Thursday, 30 April 2015

Living for God's glory

So ...whatever you do, do it all for the glory of God.   1 Corinthians 10:31.

A simple question: What are you living for?

When you put your feet on the floor by your bed in the morning, what motivates you? Is it mainly a sense of duty and responsibility? The need to make money? The desire to enjoy yourself? A commitment to your work? None of these things, of course, are bad. But should they be our top priority?

According to the Bible as a whole, and spelt out here by Paul, we are called to live first and foremost "for the glory of God". Note that word “whatever” - which means “anything and everything”.
Glory: it’s a hard word to pin down. It conjures up the idea of God's majesty and power made known on earth, the outshining of his being - as when Moses saw him on Mount Sinai, or when the disciples saw the glorified Christ at the transfiguration.
In the Old Testament glory has a root meaning of "weight", "heaviness". Heavy things often tend to be worth more than light things. Nina and I have a set of dinner plates given us as a wedding present - and they are heavy. You only have to pick one up to sense its quality. So the glory of God is to do with his worth, his value, his sheer importance.

In the New Testament glory can have the sense of "reputation". I find this a helpful way to understand what Paul is talking about in our verse.
It may seem strange, but he is referring here to the most ordinary thing you could imagine - eating and drinking. (I said that word “whatever” is important!)
He says that Christians may have differing views on, say, being or not being vegetarian. "But don't worry about it!" he says. "Just make sure that whatever you eat and drink you do it to the glory of God." In other words, in your attitude to this most ordinary thing, remember that God's reputation is at stake.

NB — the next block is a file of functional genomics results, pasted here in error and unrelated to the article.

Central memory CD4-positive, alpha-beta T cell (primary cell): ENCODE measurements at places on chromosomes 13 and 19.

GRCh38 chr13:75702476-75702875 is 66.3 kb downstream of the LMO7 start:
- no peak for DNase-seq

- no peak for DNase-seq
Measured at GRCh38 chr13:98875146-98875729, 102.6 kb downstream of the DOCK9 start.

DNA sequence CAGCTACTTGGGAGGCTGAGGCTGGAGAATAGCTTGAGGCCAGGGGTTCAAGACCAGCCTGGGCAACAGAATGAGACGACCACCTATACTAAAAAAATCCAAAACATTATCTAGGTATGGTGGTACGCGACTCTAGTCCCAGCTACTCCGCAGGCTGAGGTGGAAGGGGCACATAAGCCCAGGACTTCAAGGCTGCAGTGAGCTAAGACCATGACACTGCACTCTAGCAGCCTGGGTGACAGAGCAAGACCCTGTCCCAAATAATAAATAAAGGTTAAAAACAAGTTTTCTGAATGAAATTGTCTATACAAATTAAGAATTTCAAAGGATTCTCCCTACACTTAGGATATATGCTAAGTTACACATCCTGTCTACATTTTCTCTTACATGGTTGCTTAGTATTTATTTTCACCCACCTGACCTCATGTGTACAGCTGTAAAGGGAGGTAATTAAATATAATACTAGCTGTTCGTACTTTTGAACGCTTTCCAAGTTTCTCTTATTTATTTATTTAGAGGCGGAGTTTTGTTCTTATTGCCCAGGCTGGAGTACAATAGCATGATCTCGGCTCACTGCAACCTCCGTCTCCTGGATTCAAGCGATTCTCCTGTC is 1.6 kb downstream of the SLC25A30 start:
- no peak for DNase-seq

What we need to get into our heads is that in all the everyday things of life we have the duty and responsibility to ensure that God's reputation - his name - is unsullied. This means we need to ask ourselves a few questions...

Do I do my supermarket shopping to the glory of God? Am I polite to other customers? Do I exchange a friendly word with the person at the check-out? Do I drive my car to the glory of God? Am I courteous to other road users (not least pedestrians!)? Do I let the bus out first? Do I jump the lights? Do I keep to the speed limit? Do I do the house-hold chores to the glory of God? Cheerfully or grumblingly? Whole-heartedly or shoddily? And what about my day-time job, assuming I have one? Do I do a fair day's work for a fair day's pay? Do I try and get away with the bare minimum required, or really give of my best?
And in life’s bigger things... How do I conduct my relationships? Patiently? Kindly? Sensitively? Is my way of speaking good? Is my humour wholesome? Am I strictly honest? Do I look out for the stranger, the person the rest of the world passes by?

I could go on. The seventeenth century poet George Herbert put it like this: "Teach me, my God and King,/ In all things Thee to see,/ And what I do in anything/ To do it as for Thee... A servant with this clause/ Makes drudgery divine:/ Who sweeps a room as for Thy laws/ Makes that and the action fine". Yes, we can even “make drudgery divine” if we have a truly God-glorifying attitude.

In fact (here's a thought) there's only one thing in our lives which we can't do to the glory of God. What is it? Sin. A person who aims to do everything to the glory of God will make every effort to get rid of every trace of sin from his or her life. God is sinless, so we should be too. No compromises!

If only we could adopt this attitude consistently day by day - it would make new people of us. And it would make a real impact on the people who know us. Let's go out this week and do all things - yes, literally all things - for the glory of God.

Father, forgive me that my life tends to be so me-centred. Through the power of your Holy Spirit please teach me to live for your glory, and your glory alone.  Amen.

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